The thing is, noone really knows what this is. My point is only that, if this is a phone, then this is a mistake. This battle was lost years ago.

    • MutualCore

      In reply to Paul Thurrott:

      The sheer arrogance of you to think that Microsoft cares about your opinion re: mobile one way or the other. Stick to reviewing Google products & services, you seem to be using them these days exclusively.

    • VancouverNinja

      In reply to Paul Thurrott:

      Paul, you kinda got sucked into this one. You know and anyone who has LISTENED to Satya Nadella that they are not releasing a Mobile phone in the future. It has been stated they are working on a new type of mobile device. They are going to try to create a new mobile device that also has cellular capabilities. It's cool and fun see what comes of it. Strategically MS has moved perfectly in every area it has needed to compete in and, based on this fact, I am expecting a next gen mobile device from them that is not categorized as a "smart phone".


      • jimchamplin

        In reply to VancouverNinja:

        "...next gen mobile device from them that is not categorized as a 'smart phone'."

        So... A tablet? No... no, I know.

        Some kind of little cube. Perhaps a bracer that you wear like a medieval knight that has an 8K screen on it and projects holograms of Spock to talk to you. Threepio if you prefer Star Wars.

      • hrlngrv

        In reply to VancouverNinja:

        . . . MS has moved perfectly in every area it has needed to compete in . . .

        In your opinion, either MSFT never needed to compete in mobile? Or do you mean MSFT is only playing comatose and will spring from its sickbed and surprise world & dog?

        • VancouverNinja

          In reply to hrlngrv:

          Fair enough. I should be clearer. Since MS hit choppy waves, I would peg that at Window 8 release along with their fail with the smart phone category. Its funny you would claim they are comatose when they are just releasing nothing but excellent incremental improvements across their entire business units and have pretty much put together an amazing cross platform OS solution that has no comparison from any of their competitors. MS is highly focused and executing on a grand vision. This takes time but in the end MS ends up with the best solution for a platform on the market. All I know is my absolute dyed in the wool apple fan in our Graphic design department is starting cry uncle since we brought in Surface Studio and MSs latest update to the pen capabilities. Everywhere we turn MS is improving everything at a rapid pace. In some areas they are playing catch up, in other areas they are leading. If they can keep the pace up they will be the company to catch up to in the next 24 months. Its not hard to see at this point.

          • hrlngrv

            In reply to VancouverNinja:

            I should have been clearer. Comatose in mobile. Office and some MSFT services for Android and iOS are nice, but I doubt they'll attract users in the hundreds of millions.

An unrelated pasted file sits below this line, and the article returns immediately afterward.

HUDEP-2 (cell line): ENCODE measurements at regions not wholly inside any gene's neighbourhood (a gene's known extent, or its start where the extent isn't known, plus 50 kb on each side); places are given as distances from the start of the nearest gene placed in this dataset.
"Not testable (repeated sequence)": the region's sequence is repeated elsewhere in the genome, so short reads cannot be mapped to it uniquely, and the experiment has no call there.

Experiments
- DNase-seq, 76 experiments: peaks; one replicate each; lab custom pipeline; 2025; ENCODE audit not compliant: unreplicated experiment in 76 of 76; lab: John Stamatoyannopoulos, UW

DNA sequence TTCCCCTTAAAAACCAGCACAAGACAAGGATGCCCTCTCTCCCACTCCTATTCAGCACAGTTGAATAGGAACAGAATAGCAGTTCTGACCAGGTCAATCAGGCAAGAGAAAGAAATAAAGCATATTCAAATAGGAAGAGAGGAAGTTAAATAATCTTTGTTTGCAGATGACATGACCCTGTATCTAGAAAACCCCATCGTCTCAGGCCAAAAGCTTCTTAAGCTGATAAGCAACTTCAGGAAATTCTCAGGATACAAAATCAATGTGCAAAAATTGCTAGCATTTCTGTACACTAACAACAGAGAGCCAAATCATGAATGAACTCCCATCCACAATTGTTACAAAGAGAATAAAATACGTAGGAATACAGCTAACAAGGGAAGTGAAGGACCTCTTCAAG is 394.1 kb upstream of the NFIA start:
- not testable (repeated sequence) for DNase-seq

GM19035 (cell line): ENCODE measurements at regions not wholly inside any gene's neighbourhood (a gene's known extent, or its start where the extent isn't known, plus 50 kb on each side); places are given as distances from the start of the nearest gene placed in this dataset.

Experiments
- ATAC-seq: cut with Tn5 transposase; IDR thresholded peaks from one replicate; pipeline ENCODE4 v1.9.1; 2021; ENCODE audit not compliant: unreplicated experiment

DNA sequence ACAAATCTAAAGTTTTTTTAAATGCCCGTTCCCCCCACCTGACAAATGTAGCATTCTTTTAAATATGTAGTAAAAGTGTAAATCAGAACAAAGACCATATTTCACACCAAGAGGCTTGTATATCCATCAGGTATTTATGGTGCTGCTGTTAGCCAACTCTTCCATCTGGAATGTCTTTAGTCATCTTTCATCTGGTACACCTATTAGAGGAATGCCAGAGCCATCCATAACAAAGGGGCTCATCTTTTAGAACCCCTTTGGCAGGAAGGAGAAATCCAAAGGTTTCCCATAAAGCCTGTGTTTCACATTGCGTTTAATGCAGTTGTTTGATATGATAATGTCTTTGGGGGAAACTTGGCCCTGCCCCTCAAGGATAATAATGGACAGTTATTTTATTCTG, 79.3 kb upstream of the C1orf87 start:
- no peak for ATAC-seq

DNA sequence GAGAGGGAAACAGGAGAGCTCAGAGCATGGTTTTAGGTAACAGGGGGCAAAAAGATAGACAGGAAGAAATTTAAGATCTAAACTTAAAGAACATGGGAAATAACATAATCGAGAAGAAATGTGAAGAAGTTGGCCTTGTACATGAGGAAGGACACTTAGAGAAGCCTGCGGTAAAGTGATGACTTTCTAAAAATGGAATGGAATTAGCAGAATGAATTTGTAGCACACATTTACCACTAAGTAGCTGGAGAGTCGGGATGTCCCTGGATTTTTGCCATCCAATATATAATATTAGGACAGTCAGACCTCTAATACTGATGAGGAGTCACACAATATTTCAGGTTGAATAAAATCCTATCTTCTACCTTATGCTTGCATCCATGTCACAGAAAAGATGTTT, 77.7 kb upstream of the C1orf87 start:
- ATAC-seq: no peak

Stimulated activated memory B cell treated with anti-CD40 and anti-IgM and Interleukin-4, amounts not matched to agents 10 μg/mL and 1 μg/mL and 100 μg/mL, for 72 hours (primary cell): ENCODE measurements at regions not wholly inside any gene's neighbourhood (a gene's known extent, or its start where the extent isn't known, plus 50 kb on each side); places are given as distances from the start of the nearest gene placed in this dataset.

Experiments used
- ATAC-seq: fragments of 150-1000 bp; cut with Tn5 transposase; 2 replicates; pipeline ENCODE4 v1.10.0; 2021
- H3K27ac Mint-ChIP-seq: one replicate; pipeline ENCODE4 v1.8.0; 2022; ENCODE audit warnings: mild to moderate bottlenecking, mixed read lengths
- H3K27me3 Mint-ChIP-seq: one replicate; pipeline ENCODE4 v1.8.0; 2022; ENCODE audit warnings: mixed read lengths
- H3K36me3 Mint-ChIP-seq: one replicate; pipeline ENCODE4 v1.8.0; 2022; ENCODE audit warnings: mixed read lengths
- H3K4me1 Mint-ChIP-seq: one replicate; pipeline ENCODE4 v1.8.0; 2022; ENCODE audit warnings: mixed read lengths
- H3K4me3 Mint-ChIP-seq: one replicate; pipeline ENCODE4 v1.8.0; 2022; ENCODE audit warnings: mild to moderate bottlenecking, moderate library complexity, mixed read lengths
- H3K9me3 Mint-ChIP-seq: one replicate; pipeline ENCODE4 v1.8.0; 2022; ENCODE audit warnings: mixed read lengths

MSFT has a lot of good to excellent server-based offerings, and I believe that's where most of their profits will come from over the next few decades, so that's inevitably whither their focus will be drawn. Office and Windows licensing for PCs will remain strong if no longer growing profit streams for at least another decade. Consumer software, mobile OS, app/media store are probably going to remain goals, but they'll account for tiny %s of MSFT overall revenues and profits.

            • VancouverNinja

              In reply to hrlngrv:

              Wow you keep pointing out you don't get it. The eye is on the future, consumers change their phones or upgrade them regularly. Consumers will not be carrying phones in a decade from now. It is funny they are still called phones - i am willing to bet anyone that the majority of time on "mobile phones" is app use, listening to music, taking pictures, or surfing the net and not phone calls. Therefore the fact they are labelled phones is completely outdated - it is just another feature that is used the least on a mobile device today. Change is coming to mobile computing; whether MS is successful at being the company that takes us to this future or not will be interesting to see.

              • hrlngrv

                In reply to VancouverNinja:

                Why do people carry anything around? Camera. Music. Books. Movies/TV. Maps. Browsing. Social networks. Maybe calculators, e-mail, even voice calls. Sure, voice calls may be a minor part of that. OTOH, single handed usability is a large part of that.

                Single handed usability and ability to handle voice calls. Sounds like a smartphone.

                Even if the device in question could do a lot more than current smartphones, if it can be used one-handed and make voice calls, it's effectively still a smartphone. If it can't be used one-handed (or fit in anything smaller than cargo pants' pockets), it doesn't matter what it could do, it won't be portable enough to be something tens of millions of people might be interested buying.

        • MutualCore

          In reply to hrlngrv:

          'sickbed' is that kind of language necessary? Did it make you feel all hot & wet saying it?

  20. waverunning.geek

    Everyone (Microsoft, customers, journalists) needs to redirect their energies at growing the app ecosystem. It's the sole reason Microsoft is failing in the Mobile space. Their OS is fine. But without apps, there's nothing to run on the devices.